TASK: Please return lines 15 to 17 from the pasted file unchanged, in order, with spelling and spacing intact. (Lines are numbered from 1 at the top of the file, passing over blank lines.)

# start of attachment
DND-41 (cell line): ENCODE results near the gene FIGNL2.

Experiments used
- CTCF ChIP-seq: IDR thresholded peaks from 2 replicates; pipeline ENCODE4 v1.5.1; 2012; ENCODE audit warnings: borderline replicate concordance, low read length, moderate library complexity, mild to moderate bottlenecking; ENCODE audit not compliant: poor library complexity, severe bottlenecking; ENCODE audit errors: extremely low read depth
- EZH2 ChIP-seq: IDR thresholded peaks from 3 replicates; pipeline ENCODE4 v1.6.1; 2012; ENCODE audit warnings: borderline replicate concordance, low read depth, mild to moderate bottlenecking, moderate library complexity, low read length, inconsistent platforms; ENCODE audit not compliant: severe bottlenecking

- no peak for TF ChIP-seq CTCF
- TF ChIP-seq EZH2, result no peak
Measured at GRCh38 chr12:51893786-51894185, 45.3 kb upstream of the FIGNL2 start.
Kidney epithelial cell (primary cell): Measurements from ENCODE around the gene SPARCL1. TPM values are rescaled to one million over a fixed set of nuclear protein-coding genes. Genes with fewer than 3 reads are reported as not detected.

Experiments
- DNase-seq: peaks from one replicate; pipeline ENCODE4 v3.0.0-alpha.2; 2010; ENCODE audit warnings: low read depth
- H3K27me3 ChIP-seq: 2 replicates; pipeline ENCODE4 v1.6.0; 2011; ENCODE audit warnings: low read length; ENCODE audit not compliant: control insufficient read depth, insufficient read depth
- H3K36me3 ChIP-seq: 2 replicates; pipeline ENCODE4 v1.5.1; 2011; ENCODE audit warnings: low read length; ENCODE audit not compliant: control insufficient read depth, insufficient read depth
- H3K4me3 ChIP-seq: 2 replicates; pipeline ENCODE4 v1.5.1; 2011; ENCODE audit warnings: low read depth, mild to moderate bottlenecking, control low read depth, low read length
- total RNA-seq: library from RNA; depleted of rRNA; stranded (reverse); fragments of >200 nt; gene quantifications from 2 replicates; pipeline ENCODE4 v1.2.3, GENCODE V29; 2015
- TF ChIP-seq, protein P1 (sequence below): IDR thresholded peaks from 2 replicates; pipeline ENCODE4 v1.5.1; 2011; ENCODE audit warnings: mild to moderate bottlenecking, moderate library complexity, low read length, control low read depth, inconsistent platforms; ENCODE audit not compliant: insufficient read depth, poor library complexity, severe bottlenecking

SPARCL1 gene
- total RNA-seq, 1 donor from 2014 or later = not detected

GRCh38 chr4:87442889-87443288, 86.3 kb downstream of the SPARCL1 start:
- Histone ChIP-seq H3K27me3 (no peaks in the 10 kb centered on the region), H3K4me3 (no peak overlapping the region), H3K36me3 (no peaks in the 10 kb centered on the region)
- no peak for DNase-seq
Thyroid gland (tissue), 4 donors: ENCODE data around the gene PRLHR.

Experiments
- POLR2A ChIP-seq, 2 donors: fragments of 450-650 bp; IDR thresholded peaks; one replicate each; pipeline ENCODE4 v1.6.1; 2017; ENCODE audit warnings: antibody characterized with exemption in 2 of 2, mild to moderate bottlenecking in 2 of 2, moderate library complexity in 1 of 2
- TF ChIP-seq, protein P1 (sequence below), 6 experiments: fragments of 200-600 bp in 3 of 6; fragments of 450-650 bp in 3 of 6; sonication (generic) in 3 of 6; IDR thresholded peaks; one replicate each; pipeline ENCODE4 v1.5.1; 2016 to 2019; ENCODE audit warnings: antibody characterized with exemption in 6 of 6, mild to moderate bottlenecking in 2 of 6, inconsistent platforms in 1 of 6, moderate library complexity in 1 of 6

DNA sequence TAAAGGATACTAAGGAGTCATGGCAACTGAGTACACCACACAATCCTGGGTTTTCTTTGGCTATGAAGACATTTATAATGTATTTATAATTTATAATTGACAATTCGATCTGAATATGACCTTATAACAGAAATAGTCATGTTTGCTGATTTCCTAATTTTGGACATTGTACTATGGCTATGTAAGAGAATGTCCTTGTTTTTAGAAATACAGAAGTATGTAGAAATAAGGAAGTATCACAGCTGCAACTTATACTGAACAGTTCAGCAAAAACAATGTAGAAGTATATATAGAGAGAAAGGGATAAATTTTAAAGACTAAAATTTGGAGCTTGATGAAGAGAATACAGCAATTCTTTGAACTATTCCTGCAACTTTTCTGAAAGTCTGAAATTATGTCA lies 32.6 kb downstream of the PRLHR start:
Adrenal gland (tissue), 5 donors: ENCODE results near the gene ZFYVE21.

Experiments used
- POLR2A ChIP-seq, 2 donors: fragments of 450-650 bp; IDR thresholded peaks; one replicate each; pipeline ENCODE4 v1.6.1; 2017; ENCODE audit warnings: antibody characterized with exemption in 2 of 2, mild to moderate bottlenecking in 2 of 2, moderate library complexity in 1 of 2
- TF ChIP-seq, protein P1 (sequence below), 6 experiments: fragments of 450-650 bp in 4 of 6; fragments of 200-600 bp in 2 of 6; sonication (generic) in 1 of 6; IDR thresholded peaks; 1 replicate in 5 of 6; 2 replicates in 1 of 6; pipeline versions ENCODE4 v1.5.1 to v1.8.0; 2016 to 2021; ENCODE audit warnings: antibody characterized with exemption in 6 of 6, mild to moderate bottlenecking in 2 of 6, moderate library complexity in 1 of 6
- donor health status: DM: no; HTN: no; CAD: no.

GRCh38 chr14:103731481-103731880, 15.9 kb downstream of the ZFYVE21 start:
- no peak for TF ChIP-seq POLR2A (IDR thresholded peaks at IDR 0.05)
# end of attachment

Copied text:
- TF ChIP-seq, protein P1 (sequence below): IDR thresholded peaks from 2 replicates; pipeline ENCODE4 v1.5.1; 2011; ENCODE audit warnings: mild to moderate bottlenecking, moderate library complexity, low read length, control low read depth, inconsistent platforms; ENCODE audit not compliant: insufficient read depth, poor library complexity, severe bottlenecking

SPARCL1 gene
- total RNA-seq, 1 donor from 2014 or later = not detected